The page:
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Farhan Ahmed ’05 (Utter Pradesh, India), a double major in mathematics and electrical & computer engineering, is conducting a senior honors thesis that could contribute to the shortening of an algorithm vital to DNA research.

An algorithm is a sequence of steps used to solve computational problems. The more exhaustive an algorithm is, the more accurate its result.

Ahmed is attempting to improve the Smith-Waterman algorithm, the standard on which sequence-alignment algorithms are based. Shortening the time needed to process this algorithm would enable researchers to examine the exact makeup of DNA and protein sequences. Other algorithms most commonly used in genomics, the study of the genetic makeup of living things, are not as precise as the Smith-Waterman.

“The Smith-Waterman is the original and most exhaustive algorithm,” Ahmed explains. “Unfortunately, it has a prohibitive space and time requirement. The very long sequences of DNA and protein would take years to be processed on a desktop machine. And the memory requirement of the algorithm is higher than the current technology supports on a regular 32-bit processor machine. But [the Smith-Waterman] is the most accurate.”

The complexity of DNA and protein makes running exhaustive algorithms impractical, and those used don’t explore all possible combinations of genetic makeup because of the sheer size of the task, so the results of these algorithms are probable, not exact.

The Smith-Waterman algorithm reduces the number of calculations by finding local alignments, or similarities in the sequences of the specimen. By looking at these local alignments, the algorithm shortens the calculation process through counting a mere fraction of the whole set. Finding a consistency in a sequence can provide an idea of what the structure contains.

Shortening the time it takes to run the Smith-Waterman could also provide exact genetic makeup, and knowing the makeup of a virus would enable medicines to be produced more quickly.

Ahmed proposes to reduce the length of a given sequence by removing the redundant or highly dissimilar parts so that the algorithm still finds the best solution in a shorter time period and uses less memory.

“Any improvement in the time required to run the Smith-Waterman would be valuable. [Shortening the time it takes to run] is an incremental process, and anything would be beneficial,” says Chun Wai Liew, assistant professor of computer science and one of Ahmed’s advisers.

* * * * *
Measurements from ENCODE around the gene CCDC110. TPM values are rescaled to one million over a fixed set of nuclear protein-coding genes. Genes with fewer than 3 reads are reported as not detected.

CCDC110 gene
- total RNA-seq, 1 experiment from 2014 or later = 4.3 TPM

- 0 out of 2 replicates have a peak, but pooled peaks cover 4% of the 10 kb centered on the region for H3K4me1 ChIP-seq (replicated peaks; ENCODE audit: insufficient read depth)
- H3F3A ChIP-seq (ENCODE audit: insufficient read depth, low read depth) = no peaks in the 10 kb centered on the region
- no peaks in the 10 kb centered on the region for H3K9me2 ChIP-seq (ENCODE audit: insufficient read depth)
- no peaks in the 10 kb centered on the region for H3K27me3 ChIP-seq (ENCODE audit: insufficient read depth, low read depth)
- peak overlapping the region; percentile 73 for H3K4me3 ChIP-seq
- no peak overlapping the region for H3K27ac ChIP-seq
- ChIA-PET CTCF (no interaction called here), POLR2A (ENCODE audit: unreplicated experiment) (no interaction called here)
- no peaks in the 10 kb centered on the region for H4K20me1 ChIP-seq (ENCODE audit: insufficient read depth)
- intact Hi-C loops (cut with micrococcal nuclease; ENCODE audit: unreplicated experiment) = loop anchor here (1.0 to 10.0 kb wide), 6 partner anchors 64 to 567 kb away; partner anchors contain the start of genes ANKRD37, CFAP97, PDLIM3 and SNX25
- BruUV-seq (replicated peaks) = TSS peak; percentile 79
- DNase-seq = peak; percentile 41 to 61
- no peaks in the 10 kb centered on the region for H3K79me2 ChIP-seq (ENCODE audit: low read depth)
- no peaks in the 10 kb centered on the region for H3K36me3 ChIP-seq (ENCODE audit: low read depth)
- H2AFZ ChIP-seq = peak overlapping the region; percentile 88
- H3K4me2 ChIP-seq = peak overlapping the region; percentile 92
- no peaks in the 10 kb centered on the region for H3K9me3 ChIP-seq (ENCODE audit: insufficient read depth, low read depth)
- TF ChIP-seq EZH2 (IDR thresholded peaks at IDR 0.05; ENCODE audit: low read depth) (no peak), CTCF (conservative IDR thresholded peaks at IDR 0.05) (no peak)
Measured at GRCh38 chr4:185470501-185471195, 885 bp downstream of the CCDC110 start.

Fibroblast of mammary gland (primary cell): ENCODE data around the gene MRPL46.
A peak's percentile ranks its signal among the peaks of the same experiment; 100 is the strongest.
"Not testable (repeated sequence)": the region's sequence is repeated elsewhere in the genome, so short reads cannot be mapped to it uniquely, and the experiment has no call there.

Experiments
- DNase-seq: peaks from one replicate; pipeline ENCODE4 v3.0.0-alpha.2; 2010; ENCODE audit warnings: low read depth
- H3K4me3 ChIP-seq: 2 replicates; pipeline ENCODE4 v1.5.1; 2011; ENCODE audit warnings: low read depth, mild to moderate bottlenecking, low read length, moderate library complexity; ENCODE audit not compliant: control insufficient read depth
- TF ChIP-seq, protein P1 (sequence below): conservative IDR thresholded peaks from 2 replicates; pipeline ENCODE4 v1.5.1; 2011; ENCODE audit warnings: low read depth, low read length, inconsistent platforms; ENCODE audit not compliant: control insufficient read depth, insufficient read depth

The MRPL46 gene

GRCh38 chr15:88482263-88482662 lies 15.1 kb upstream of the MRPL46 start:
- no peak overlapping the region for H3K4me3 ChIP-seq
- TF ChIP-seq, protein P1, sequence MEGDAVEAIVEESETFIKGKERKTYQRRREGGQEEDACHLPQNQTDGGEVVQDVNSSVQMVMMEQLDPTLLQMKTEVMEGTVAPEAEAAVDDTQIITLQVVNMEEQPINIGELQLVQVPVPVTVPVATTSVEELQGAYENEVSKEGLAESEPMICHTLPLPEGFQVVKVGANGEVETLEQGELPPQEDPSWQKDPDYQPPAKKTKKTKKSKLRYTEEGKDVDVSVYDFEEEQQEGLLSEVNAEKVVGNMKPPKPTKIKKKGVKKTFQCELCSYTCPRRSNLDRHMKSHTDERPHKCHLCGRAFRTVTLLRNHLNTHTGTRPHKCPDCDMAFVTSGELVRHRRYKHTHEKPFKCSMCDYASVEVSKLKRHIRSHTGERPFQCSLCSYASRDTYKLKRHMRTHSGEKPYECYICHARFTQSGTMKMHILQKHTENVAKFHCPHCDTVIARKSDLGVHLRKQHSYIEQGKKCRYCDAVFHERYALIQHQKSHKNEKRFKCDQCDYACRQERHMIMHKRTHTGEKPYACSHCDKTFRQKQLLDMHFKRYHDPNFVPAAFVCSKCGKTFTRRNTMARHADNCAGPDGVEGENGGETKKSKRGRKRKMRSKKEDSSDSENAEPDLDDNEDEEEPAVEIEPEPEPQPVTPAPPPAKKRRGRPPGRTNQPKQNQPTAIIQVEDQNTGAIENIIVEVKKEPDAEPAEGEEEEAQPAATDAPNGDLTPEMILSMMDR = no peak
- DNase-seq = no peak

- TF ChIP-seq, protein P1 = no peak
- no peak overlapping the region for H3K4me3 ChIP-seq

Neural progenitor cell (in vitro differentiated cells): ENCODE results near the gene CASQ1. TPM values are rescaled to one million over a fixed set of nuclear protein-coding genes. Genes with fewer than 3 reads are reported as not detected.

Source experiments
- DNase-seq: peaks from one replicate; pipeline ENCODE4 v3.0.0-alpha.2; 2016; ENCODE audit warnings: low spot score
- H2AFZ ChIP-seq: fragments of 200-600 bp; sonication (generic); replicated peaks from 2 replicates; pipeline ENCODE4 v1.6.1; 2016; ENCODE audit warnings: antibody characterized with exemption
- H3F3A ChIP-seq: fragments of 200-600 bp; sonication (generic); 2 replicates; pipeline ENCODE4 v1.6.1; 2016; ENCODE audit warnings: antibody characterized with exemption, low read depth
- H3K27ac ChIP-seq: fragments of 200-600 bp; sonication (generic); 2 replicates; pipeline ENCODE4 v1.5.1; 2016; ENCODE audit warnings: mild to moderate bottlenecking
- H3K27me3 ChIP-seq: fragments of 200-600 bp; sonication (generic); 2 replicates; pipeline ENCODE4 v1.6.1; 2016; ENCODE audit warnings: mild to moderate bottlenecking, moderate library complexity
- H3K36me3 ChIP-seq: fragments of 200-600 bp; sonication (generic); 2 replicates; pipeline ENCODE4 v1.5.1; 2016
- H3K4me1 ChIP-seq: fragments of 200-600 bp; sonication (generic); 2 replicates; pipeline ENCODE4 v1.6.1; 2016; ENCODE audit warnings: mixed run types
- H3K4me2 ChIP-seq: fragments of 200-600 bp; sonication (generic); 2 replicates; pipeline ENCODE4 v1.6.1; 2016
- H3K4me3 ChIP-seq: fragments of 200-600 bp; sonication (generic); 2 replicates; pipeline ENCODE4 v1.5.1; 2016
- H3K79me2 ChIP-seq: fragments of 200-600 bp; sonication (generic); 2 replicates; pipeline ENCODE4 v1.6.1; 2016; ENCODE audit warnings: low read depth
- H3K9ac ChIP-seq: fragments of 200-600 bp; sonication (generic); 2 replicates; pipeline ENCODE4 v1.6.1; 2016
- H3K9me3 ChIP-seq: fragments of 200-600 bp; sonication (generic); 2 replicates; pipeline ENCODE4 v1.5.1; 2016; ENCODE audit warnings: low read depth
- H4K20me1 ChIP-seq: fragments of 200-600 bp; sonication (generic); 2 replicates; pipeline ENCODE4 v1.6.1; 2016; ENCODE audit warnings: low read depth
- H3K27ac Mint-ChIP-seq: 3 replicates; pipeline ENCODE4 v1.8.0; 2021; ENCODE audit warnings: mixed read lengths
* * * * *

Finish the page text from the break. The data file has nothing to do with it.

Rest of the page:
“[Ahmed] is a real self-starter,” adds his second adviser, John Nestor, associate professor of electrical and computer engineering. “He does a lot of work independently and I am impressed by his ability to do that.”

Ahmed finds that the most exciting thing about the topic is its timeliness.

“A lot of money and effort are being put into this area and the implications of any major breakthrough are great for the medical field,” he says. “Having an adviser in both departments helps me get a broader perspective of the problem.”

His desire to do a senior honors project comes from previous research experience. He worked with Yih-Choung Yu, assistant professor of electrical and computer engineering, to perfect an outdated system that tests artificial hearts. His research helped lay the foundation to reduce animal testing, lower the cost of artificial heart testing, and provide a teaching tool for cardiovascular physiology students.

Ahmed and Yu worked together through Lafayette’s distinctive EXCEL Scholars program, in which students conduct research with faculty while earning a stipend. The program has helped to make Lafayette a national leader in undergraduate research. Many of the more than 160 students who participate each year share their work through articles in academic journals and/or conference presentations

“That got me interested in research,” says Ahmed. “Having an interest in the biomedical aspect of engineering, as well as computer science, gave me the motivation to explore a new idea.”

“Lafayette provides an environment that is very conducive for such research projects,” he adds. “Small class size and individual attention are necessary for a successful honors thesis. Lafayette provided both and much more; the resources available for use by students are excellent. I have friends at other noted schools and they don’t get the opportunities for research that I have gotten here at Lafayette.”

Ahmed is vice president of the International Students Association, associate representative of the Student Government Academic Progress Committee, and a founder of Linux Users Group. He is a Dana Scholar, a member of Pi Mu Epsilon, the national mathematics honor society, and was a member of Lafayette’s team in the Association of Computing Machinery International Collegiate Programming Contest. He has participated in the Lehigh Valley Association of Independent Colleges Math Contest, in which Lafayette has taken first place for five years, Mathematical Contest in Modeling, and Putnam Mathematical Competition.

As a national leader in undergraduate research, Lafayette sends one of the largest contingents to the National Conference on Undergraduate Research each year. Forty-two students were accepted to present their work at last year’s annual conference in April.

Categorized in: Academic News